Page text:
"How can I help if I think you're funny when you're mad
Tryin' hard not to smile though I feel bad
I'm the kind of guy who laughs at a funeral
Can't understand what I mean? Well, you soon will
I have the tendancy to wear my mind on my sleeve
I have a history of taking off my shirt"

It was with laughter that we got through the weeks and months, which followed. Laughter and a large amount of alcohol.

Later as my mother’s body was removed from the house, I started to turn the house upside down to find my mother’s address book. Calling people from her mobile and telling them that actually the person that they thought was calling was dead. Some calls were harder than others were, although none were easy. Her brothers, my brother, her friends, most of whom I had known almost all my life.

During one particular call, to a friend of my mother and mine, I spoke to his then girlfriend, who far from being sympathetic accused me of making excuses to speak to her boyfriend. This resulted in my ever-shortening temper reaching its limit quickly. I was on the telephone having a blazing row with a girl I did not know or want to, as the police asked me to step inside so the could bring my mother’s body downstairs. Sometimes, life is just too surreal!

I called my closest friend, J, to ask for help. She was, and remains one of the reasons; I did not go into a total meltdown. As soon as I spoke to her, the tears started to flow. My mouth was forming the words I had said ten times already, Bren has passed away, but no words came out just a wailing sob. As I stood in my mother’s front garden, J without actually hearing the words immediately told me she was on her way. I may have uttered the word dead but I do not believe I said who. Without J and her mother (R)’s friendship and support, we would never have gotten through the preparation for or planning of the funeral.

Neither M nor I had ever had to arrange a funeral. I was only six when my father passed away and around ten when my grandparents passed away. Although in fairness, even if we had of known, neither of us were in a fit state to handle it. In a state of distress, you would think there would be someone available to tell you the steps you need to take, literally step by step. If there was, nobody came forward.

So with lots of help from R on the actual process, we organised the funeral. The minister came round to the house and asked what kind of service we wanted. We agreed it would not be religious and a celebration of her life, not an occasion for mourning. After all when she had been diagnosed with diabetes all those years before, both she and her parents had been told that she would not make it to forty. A line she uttered several times in the last decade of her life.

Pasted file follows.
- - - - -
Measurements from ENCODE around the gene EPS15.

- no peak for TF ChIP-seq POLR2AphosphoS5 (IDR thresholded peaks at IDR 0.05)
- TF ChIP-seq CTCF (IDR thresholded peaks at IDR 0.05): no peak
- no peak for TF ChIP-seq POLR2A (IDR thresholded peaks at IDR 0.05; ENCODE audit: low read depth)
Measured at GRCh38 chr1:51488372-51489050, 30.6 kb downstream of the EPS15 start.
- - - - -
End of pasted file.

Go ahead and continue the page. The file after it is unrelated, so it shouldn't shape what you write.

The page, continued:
When asked to choose three songs for the funeral, M and I discussed using Chas and Dave’s Rabbit Rabbit, as this had been a long standing joke between the three of us, about me and him never getting a word in. I used to joke the reason I speak so fast is that as a child I learnt to fit words in to the pauses she made when she took a breath. Our conversations quite probably just sounded like a serious of noises to an outsider!

My brother did not think it was funny and was upset we were making a joke out of it. So we decided we would all choose a song each. A song that meant something to each of us. M chose a song from the first CD my mother had bought him and it seemed an apt choice. The song was Stepping Stones by Dougie MacLean, an amazing song, well worth a listen.

                             STEPPING STONE
Music & Lyrics by Dougie MacLean. Published by Limetree Arts and Music
So much time has gone since we worked out in these open fields
With the hope of generations pulled around us and a strength revealed
And so much has been done since we ran around the Snaigow wood
Never knowing where our gentle lights might lead us
Or if indeed they could.

And we do not stand alone
I know we stand with all the others
Out in the deep unknown
I know we stand upon their stepping stones

Sure and simple souls guarded round us as we worldly grew
With nothing greater than what working days might show them they gave us all they knew
And though their dreams were small O their true and rural hearts were strong
And with an honest smile that burns from somewhere distant
They helped us all along

And in these silent hours when reflection lays our journey down
And we think on all departed conversations
It’s such an earthy sound
So much time has gone since we worked out in these open fields
With the hope of generations pulled around us and a strength revealed

I, on the other hand, went for something a little different, I chose the Red Hot Chili Pepper’s Under the Bridge. The Chili’s had a special place in my heart. They had being one of my favourite bands for many years, and when I passed my Mature Access Course in 2003, my mother paid for me, her and M to go see them play at the V Festival. Although there were several disputes on the way, we all had a great weekend with a few stories to tell! I later had this song played at my wedding as a tribute, well more an acknowledgement of my mother always being there, whilst we signed the registrar.
My brother decided he did not want to chose a song, as he found it too morbid. So we chose Queen’s You Are My Best Friend for the last song. Although we had a tempestuous relationship at best, there had been some good times, M's relationship with my mother had been on a similar footing.